Scientists are closing in on a way to transform any type of donated blood into type O, the universal blood type that can safely be given to any patient.
Researchers have created a special enzyme that can shear off the substances on red blood cells that are responsible for potentially fatal immune reactions if a patient receives the wrong type of blood, according to a new study.
The enzyme is not yet effective enough to allow for large-scale processing to convert type A or type B blood into type O, said lead author David Kwan, a postdoctoral fellow of chemistry at the University of British Columbia's Centre for Blood Research in Vancouver, Canada.
"We're not there yet. This is really a step towards that," Kwan said. "The big thing is that we've shown that it's feasible to improve these enzymes."
The effect of a technology that could convert any blood type to the universal donor type O would be "transformational" for the world's blood supplies, said Dr. Richard Benjamin, chief medical officer for the American Red Cross.
Blood banks tend to lean heavily on donors who are type O, particularly if their blood also is RH-negative, Benjamin said. Type O, RH-negative blood can be used by anyone, regardless of their blood type.
About 11 percent of hospital transfusions involve donated type O, RH-negative blood, even though only about 6 percent of the population carries that specific blood type, Benjamin said.
"We are in constant short supply of that type, and we are frequently going to those donors and asking them to give blood," Benjamin said. "We've pestered them a lot, actually."
Blood types are determined by antigens, which are sugars on the surface of red blood cells. These antigens can cause an immune system reaction if a person's body recognizes them as foreign, and that's why a person with blood containing type A antigens cannot donate to a person with type B blood.
A process that uses enzymes to strip away these antigens has been around for about 15 years, Benjamin said, but until now the process has not proven effective enough. Clinical trials from the early 2000s found that blood treated with the enzymes still contained enough antigens to produce a muted immune response.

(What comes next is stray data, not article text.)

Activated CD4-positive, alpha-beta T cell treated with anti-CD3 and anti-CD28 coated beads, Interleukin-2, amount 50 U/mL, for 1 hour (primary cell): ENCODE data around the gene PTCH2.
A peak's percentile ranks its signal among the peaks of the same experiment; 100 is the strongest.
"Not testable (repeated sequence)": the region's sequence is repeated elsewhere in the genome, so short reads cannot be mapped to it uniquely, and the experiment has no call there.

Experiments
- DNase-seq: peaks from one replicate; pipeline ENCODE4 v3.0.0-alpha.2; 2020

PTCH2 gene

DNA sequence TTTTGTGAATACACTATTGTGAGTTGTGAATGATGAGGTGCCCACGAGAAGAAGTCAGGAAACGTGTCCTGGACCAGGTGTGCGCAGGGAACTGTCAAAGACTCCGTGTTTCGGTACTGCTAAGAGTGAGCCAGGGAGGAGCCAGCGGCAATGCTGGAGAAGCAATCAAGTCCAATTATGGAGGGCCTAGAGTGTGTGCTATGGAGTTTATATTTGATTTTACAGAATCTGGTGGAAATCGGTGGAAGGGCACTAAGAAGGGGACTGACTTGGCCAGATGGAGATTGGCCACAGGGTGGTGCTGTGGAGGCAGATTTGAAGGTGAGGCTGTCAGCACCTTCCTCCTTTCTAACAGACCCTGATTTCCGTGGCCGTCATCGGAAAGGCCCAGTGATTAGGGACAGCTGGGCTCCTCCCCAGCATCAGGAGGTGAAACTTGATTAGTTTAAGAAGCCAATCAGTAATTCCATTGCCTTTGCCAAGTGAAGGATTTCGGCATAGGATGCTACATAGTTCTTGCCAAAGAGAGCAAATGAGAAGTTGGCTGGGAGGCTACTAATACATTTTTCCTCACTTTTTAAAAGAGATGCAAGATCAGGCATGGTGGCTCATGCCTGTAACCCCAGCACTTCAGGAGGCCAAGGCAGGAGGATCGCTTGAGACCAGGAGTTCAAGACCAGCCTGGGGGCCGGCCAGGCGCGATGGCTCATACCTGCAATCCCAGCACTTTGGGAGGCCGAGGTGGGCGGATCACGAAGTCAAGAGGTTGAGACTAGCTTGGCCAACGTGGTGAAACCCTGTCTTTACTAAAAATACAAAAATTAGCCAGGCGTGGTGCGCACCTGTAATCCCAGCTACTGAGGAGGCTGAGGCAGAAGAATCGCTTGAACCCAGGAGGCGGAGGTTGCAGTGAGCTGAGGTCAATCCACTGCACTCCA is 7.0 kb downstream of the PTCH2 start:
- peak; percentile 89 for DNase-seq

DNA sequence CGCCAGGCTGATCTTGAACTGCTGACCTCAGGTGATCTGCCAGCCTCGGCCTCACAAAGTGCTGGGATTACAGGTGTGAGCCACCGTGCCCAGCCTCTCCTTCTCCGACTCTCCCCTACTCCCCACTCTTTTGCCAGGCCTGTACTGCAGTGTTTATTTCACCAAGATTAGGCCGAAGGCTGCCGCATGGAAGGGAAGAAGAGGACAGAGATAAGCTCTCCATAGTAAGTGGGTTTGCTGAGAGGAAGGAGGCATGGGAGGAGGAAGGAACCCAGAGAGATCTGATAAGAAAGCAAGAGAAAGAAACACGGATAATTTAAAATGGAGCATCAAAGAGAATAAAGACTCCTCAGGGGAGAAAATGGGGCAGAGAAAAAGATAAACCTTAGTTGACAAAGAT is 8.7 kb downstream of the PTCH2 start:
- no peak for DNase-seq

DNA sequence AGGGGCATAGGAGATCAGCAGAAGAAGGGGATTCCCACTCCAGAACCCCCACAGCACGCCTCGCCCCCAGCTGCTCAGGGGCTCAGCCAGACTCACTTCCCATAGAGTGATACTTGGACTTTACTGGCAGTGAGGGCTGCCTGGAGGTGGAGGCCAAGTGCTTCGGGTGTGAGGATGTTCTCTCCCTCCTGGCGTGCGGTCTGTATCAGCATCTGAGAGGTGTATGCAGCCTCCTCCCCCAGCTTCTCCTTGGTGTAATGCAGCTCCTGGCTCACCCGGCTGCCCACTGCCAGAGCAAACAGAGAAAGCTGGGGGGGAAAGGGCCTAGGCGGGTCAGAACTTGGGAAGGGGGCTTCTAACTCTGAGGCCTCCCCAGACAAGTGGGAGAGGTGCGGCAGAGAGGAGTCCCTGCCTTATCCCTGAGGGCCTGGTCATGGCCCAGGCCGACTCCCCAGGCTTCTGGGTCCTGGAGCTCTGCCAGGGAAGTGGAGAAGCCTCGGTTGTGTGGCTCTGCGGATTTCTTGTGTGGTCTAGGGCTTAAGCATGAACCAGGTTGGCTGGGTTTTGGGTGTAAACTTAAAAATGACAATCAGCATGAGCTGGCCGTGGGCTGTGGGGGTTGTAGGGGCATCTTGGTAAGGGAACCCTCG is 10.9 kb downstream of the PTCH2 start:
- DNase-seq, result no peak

Kwan and his colleagues performed directed evolution on the enzyme, generating mutant versions and selecting the ones that did the best job of stripping away blood antigens.
In just five generations, the enzyme became 170 times more effective -- not yet effective enough to solve the problem, the researchers said, but improved enough to show that the process of improving the enzyme does work.
"We're not ready to use this on a practical clinical scale yet," Kwan said. "You need to nearly completely remove all of the antigens. We can get most of them off of the blood cells, but if you have a mismatched blood type you still will have an immune reaction."
It will take years at least to develop the enzyme enough to create type O blood from type A or type B, he said.
And once they have an optimized system for converting blood, they will need to go through clinical trials in the United States and get a license from the U.S. Food and Drug Administration, Benjamin said.
"If they're not in the clinic yet, that's a five- to 10-year horizon," he said.
Once perfected, the same process might also be turned toward helping bodies accept other donations, such as organ transplants, Kwan said.
"These same antigens we're trying to cleave off of red blood cells are also present on other tissues and organs that can be transplanted," he said.
However, there is one big difference -- organs are living tissues, and they might regenerate any antigens that can be stripped by the enzymatic process, Kwan said.